Henry VI: A Misjudged King?
Few English monarchs have such a poor reputation as Henry VI. Yet he was held in high regard by the Tudors, says Michael Hicks, despite losing the Wars of the Roses.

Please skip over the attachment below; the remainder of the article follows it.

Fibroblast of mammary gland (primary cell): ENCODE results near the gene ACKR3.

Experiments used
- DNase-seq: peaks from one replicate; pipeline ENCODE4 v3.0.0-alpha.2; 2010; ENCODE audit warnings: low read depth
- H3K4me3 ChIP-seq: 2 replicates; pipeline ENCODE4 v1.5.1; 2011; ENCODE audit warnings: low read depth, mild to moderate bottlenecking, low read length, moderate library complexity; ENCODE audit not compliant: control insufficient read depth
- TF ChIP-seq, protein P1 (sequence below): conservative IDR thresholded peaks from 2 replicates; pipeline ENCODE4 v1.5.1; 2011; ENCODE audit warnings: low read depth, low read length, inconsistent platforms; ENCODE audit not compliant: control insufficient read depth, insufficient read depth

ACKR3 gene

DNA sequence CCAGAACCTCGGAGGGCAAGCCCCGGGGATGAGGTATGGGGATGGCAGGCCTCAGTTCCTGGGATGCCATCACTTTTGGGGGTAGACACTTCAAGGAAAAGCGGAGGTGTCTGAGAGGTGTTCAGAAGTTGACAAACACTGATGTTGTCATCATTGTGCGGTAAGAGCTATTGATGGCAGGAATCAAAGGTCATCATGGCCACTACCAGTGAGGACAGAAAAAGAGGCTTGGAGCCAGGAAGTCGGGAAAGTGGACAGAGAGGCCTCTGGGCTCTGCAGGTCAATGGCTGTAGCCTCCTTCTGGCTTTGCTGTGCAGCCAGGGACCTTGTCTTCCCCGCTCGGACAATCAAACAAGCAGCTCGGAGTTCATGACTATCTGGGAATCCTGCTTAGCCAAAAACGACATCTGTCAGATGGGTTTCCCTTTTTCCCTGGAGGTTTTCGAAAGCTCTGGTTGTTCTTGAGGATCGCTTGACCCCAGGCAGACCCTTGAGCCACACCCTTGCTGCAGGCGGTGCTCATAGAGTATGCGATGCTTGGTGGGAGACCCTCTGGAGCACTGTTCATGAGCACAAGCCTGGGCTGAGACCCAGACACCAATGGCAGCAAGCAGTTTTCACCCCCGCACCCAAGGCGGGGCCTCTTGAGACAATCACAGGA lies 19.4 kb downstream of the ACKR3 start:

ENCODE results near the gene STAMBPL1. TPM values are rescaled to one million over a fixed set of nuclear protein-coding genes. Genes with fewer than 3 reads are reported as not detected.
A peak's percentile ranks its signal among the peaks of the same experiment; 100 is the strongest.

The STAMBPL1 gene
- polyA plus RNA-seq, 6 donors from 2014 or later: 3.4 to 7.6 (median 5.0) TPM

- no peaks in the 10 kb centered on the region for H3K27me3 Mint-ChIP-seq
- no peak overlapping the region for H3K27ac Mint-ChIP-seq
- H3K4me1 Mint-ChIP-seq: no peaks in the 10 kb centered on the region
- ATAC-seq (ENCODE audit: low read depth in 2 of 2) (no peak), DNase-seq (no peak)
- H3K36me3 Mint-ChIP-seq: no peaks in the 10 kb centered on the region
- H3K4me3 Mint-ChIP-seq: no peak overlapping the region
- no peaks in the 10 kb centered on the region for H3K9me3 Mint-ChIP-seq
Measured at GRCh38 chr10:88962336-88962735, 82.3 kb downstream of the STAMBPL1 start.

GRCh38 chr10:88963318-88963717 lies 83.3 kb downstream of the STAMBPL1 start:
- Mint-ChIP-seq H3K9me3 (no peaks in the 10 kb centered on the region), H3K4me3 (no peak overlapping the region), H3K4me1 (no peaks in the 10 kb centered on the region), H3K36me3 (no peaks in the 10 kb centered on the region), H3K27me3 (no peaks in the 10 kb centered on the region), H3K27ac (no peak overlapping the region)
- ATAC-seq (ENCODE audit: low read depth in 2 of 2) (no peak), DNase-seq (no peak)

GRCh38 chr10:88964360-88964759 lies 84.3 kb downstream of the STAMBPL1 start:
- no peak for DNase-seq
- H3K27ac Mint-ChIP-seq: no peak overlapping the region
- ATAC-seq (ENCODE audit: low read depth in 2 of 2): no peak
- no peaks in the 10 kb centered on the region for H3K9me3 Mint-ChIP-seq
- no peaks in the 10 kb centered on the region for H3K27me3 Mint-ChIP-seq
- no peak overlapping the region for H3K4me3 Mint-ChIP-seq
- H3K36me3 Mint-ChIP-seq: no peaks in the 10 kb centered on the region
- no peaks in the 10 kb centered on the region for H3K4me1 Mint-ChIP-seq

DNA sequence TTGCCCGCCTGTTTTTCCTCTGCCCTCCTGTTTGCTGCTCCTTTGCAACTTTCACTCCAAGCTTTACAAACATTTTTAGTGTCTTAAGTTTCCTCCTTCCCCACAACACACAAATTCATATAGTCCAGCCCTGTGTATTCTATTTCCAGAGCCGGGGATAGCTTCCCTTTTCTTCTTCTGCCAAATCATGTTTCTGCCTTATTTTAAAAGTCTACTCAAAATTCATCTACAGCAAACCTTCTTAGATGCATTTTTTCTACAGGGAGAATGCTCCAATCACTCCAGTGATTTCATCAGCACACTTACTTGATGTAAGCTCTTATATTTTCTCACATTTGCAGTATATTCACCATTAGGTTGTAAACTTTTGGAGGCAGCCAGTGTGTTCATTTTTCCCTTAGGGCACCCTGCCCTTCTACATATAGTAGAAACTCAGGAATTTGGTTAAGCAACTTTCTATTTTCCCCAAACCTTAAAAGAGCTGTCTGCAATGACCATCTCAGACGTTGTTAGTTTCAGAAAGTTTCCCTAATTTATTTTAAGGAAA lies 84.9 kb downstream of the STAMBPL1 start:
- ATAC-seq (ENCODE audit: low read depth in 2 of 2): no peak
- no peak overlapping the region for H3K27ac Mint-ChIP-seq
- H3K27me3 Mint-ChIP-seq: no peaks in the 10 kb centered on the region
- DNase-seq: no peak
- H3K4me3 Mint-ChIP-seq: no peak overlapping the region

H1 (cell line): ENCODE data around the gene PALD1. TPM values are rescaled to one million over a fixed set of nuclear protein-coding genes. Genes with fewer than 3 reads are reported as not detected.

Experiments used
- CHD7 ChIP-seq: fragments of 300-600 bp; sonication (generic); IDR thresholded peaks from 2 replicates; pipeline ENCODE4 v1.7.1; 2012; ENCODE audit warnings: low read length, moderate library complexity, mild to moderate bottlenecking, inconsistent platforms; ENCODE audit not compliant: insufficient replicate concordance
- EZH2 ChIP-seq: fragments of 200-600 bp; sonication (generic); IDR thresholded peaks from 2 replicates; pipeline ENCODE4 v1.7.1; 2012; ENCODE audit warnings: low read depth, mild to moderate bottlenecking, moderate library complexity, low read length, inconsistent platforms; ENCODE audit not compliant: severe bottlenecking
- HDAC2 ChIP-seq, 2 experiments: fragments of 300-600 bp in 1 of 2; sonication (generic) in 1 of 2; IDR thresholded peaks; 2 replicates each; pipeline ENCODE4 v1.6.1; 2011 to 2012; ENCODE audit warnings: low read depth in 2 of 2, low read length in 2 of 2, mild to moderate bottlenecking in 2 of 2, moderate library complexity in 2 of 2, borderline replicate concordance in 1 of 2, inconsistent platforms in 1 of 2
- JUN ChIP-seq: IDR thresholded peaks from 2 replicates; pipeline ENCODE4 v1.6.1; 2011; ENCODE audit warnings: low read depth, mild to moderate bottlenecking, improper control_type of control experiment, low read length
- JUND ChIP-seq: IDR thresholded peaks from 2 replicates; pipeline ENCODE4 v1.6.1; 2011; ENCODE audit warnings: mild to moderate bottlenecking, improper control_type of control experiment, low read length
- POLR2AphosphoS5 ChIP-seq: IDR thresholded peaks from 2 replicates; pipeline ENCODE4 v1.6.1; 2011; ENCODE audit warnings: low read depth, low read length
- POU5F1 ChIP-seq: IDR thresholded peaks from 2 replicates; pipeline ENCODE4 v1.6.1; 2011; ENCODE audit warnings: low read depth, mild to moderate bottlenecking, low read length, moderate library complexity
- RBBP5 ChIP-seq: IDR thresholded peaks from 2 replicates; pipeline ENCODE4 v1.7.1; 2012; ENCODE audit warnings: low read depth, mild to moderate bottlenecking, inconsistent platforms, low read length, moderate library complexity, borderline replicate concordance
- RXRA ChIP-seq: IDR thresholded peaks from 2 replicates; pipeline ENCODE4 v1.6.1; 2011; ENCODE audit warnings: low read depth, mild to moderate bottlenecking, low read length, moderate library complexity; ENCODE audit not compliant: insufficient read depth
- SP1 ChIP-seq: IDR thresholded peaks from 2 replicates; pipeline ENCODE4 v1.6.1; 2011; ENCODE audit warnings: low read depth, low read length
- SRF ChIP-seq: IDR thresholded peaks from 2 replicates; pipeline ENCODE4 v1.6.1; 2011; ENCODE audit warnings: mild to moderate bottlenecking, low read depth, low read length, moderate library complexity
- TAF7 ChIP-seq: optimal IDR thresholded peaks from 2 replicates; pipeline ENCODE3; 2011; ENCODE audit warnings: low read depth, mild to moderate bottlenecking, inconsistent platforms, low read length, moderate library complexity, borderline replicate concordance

It is hard to imagine reigns more catastrophic than those of Henry VI (r. 1422-61 and 1470-71). Succeeding to the throne as an infant, his long minority was followed by his disastrous majority, in which he lost both the Hundred Years War (1337-1453) and the first two Wars of the Roses (1459-61, 1469-71), both his realms in France (1453) and England (twice). Much blame has always been laid at Henry’s door. He did not compare well with his father, Henry V (1387-1422), a charismatic soldier and decision-maker made immortal by his victory at Agincourt in 1415.
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